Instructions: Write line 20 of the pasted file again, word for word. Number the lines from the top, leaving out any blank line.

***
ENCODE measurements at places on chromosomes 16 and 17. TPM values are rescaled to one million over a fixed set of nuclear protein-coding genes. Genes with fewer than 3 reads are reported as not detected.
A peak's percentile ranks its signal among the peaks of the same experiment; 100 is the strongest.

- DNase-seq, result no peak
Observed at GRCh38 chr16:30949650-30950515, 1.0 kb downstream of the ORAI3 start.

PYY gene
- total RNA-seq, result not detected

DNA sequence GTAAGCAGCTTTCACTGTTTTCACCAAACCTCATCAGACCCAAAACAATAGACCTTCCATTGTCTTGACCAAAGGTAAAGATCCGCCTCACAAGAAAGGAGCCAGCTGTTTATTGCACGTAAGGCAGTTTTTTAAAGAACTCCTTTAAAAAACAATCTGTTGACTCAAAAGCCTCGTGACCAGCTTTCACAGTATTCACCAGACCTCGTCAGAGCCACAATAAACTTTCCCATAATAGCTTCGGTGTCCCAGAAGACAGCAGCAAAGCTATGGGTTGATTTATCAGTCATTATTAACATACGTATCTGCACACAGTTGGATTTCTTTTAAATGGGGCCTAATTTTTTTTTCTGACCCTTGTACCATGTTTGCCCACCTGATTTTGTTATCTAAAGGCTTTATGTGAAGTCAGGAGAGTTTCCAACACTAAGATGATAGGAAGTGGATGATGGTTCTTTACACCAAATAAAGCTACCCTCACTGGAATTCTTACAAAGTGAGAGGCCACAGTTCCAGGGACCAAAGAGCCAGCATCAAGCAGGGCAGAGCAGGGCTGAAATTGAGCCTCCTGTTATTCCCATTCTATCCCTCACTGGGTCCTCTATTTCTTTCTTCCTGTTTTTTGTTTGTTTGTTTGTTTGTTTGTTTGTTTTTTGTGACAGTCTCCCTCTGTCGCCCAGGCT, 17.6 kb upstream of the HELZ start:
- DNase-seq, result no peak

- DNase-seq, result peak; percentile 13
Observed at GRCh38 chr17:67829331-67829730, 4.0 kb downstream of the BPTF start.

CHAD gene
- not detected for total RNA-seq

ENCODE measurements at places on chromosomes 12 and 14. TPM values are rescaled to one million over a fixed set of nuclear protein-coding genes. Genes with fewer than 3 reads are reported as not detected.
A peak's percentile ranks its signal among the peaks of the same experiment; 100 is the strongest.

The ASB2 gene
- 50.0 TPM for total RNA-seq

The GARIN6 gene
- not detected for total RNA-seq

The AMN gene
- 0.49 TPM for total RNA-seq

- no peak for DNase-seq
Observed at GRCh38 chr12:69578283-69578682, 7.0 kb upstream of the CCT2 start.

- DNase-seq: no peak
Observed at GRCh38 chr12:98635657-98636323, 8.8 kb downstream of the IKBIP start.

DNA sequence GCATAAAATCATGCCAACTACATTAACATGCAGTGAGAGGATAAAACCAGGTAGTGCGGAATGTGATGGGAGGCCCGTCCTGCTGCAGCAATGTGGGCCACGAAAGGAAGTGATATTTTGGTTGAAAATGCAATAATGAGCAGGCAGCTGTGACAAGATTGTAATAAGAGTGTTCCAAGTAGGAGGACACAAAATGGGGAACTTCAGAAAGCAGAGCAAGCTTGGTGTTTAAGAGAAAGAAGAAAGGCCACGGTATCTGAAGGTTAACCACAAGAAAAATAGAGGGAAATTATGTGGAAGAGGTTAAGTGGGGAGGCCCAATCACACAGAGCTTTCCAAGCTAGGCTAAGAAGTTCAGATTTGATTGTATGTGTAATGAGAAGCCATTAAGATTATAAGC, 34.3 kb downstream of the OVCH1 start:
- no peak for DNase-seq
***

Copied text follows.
- 0.49 TPM for total RNA-seq